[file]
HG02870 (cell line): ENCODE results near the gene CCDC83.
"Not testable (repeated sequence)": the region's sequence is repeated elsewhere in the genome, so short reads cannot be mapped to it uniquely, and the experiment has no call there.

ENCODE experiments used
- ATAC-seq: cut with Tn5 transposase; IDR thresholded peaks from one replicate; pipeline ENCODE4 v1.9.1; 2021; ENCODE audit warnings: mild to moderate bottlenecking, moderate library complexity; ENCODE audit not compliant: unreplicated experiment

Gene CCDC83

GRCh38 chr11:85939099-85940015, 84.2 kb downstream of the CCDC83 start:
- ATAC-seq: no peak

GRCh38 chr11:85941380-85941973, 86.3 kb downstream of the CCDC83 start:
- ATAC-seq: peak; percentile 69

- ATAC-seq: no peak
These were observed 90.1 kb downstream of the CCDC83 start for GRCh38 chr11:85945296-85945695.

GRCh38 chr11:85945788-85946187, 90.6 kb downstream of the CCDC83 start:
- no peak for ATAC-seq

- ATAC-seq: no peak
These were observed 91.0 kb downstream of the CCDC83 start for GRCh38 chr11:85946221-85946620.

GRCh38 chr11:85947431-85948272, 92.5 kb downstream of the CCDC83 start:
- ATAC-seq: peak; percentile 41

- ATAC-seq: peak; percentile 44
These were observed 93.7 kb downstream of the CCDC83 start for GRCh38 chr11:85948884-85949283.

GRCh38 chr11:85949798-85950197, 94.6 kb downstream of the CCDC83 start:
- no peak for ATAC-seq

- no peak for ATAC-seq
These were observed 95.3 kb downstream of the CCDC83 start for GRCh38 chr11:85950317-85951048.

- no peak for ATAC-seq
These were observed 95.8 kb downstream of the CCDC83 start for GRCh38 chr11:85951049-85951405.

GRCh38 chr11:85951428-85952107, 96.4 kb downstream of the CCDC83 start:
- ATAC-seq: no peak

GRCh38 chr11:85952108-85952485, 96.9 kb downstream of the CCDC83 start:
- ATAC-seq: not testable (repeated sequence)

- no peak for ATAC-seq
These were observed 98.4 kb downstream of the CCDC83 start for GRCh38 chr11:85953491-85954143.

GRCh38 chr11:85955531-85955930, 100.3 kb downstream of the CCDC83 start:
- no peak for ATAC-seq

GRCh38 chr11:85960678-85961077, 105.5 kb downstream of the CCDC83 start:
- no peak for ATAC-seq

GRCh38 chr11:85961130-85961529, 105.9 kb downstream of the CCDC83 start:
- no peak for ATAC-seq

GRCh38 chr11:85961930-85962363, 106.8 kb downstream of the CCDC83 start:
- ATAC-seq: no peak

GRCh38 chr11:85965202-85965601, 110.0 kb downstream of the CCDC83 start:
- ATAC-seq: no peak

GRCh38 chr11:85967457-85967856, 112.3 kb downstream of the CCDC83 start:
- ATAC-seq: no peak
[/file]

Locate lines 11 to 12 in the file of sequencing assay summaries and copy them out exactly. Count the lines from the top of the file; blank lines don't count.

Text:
These were observed 90.1 kb downstream of the CCDC83 start for GRCh38 chr11:85945296-85945695.

GRCh38 chr11:85945788-85946187, 90.6 kb downstream of the CCDC83 start: